abstract = "A unique method to deliver a bioactive substance to the vascular endothelium uses ultrasound and delivery vehicles engineered to contain both gas and drug payload to localize drug delivery. The vehicles (called acoustically-active lipospheres or AALs) include a lipid shell, an oil layer to carry hydrophobic drugs which is associated with the lipid shell, and a small gas core. AALs are similar to ultrasound contrast agents: they can be non-destructively deflected using ultrasound radiation force, and fragmented with high-intensity ultrasound pulses. An optimized sequence of ultrasound pulses can deflect the AALs towards a vessel wall with radiation force and then disrupt them, painting their contents across the vascular endothelium. The resulting fragments can be anchored to endothelium with molecular targeting ligands that may be incorporated into the shell.",
keywords = "Acoustically active lipospheres, Drug delivery, Radiation force",
author = "Michaelann Shortencarier and Paul Dayton and Katherine Ferrara and Terry Matsunaga and Rachel LaBell and Patricia Schumann",
year = "2005",
doi = "10.1109/ULTSYM.2005.1602846",
language = "English (US)",
isbn = "0780393821",
volume = "1",
pages = "265--268",
booktitle = "Proceedings - IEEE Ultrasonics Symposium",

}

TY - GEN

T1 - Targeted chemotherapy delivery with ultrasound

AU - Shortencarier, Michaelann

AU - Dayton, Paul

AU - Ferrara, Katherine

AU - Matsunaga, Terry

AU - LaBell, Rachel

AU - Schumann, Patricia

PY - 2005

Y1 - 2005

N2 - A unique method to deliver a bioactive substance to the vascular endothelium uses ultrasound and delivery vehicles engineered to contain both gas and drug payload to localize drug delivery. The vehicles (called acoustically-active lipospheres or AALs) include a lipid shell, an oil layer to carry hydrophobic drugs which is associated with the lipid shell, and a small gas core. AALs are similar to ultrasound contrast agents: they can be non-destructively deflected using ultrasound radiation force, and fragmented with high-intensity ultrasound pulses. An optimized sequence of ultrasound pulses can deflect the AALs towards a vessel wall with radiation force and then disrupt them, painting their contents across the vascular endothelium. The resulting fragments can be anchored to endothelium with molecular targeting ligands that may be incorporated into the shell.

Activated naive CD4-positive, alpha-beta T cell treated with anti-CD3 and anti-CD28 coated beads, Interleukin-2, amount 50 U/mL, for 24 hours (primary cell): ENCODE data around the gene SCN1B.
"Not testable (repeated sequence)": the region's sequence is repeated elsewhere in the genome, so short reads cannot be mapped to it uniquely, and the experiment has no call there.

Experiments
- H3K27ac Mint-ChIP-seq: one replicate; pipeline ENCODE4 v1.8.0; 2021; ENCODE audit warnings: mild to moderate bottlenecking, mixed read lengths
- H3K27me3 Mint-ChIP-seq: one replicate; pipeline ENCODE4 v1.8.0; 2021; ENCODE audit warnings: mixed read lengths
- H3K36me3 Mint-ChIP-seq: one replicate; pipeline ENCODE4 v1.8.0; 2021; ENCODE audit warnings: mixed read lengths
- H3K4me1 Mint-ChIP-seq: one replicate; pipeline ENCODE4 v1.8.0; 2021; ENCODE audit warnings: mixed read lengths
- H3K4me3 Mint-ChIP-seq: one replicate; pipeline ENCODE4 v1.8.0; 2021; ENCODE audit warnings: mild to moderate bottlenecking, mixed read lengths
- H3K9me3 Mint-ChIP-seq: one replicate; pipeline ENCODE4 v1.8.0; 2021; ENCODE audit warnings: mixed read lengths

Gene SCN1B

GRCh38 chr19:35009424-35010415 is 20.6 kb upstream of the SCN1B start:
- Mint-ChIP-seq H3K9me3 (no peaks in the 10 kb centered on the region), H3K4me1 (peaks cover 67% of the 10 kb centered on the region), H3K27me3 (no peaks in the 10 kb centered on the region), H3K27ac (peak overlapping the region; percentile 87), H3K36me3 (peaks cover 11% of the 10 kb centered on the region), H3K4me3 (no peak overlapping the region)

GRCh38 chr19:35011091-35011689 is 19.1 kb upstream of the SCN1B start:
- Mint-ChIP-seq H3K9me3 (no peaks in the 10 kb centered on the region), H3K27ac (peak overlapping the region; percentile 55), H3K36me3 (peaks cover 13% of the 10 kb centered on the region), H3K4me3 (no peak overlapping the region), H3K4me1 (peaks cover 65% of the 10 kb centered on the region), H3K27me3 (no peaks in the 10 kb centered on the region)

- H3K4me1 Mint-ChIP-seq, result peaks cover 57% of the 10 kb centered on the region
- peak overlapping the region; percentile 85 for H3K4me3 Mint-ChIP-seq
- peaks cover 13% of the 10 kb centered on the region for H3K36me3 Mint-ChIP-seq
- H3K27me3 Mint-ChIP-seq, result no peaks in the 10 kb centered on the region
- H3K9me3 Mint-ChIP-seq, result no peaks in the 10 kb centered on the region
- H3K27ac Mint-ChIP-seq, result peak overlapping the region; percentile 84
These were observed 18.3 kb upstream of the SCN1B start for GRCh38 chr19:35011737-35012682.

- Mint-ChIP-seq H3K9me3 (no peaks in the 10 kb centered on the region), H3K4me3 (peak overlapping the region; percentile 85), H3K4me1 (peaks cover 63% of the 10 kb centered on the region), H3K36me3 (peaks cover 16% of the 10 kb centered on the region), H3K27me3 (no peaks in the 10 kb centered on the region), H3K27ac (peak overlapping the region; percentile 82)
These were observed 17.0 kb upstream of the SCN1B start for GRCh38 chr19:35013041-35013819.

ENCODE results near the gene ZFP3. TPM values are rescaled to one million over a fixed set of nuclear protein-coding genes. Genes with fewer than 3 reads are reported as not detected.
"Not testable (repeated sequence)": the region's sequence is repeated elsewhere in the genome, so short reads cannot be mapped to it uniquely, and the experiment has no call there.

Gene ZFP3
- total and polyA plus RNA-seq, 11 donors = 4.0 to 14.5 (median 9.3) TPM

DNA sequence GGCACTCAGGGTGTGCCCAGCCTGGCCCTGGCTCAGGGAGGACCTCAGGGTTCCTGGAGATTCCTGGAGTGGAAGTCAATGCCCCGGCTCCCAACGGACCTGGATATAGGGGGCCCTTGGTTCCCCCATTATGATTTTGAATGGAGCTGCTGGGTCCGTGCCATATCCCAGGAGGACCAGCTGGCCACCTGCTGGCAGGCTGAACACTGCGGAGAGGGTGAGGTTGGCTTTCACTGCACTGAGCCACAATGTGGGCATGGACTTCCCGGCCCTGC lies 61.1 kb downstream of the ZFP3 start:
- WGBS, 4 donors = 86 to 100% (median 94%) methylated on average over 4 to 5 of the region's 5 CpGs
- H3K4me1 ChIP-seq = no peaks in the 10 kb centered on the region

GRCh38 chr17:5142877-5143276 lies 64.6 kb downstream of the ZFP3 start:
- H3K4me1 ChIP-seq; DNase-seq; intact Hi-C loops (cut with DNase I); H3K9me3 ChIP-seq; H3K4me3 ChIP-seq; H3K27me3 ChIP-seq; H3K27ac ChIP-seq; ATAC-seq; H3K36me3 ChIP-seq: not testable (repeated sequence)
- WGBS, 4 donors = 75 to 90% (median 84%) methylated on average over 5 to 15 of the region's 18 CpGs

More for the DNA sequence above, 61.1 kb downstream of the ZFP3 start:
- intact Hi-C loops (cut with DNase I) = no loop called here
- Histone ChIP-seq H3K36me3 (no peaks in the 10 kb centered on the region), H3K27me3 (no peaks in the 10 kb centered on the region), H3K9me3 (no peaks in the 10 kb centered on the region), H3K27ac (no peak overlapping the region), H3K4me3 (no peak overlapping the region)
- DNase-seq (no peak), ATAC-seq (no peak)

AB - A unique method to deliver a bioactive substance to the vascular endothelium uses ultrasound and delivery vehicles engineered to contain both gas and drug payload to localize drug delivery. The vehicles (called acoustically-active lipospheres or AALs) include a lipid shell, an oil layer to carry hydrophobic drugs which is associated with the lipid shell, and a small gas core. AALs are similar to ultrasound contrast agents: they can be non-destructively deflected using ultrasound radiation force, and fragmented with high-intensity ultrasound pulses. An optimized sequence of ultrasound pulses can deflect the AALs towards a vessel wall with radiation force and then disrupt them, painting their contents across the vascular endothelium. The resulting fragments can be anchored to endothelium with molecular targeting ligands that may be incorporated into the shell.

KW - Acoustically active lipospheres

KW - Drug delivery

KW - Radiation force

UR - http://www.scopus.com/inward/record.url?scp=33847112376&partnerID=8YFLogxK

UR - http://www.scopus.com/inward/citedby.url?scp=33847112376&partnerID=8YFLogxK

U2 - 10.1109/ULTSYM.2005.1602846

DO - 10.1109/ULTSYM.2005.1602846

M3 - Conference contribution

SN - 0780393821

SN - 9780780393820

VL - 1

SP - 265

EP - 268

BT - Proceedings - IEEE Ultrasonics Symposium

ER -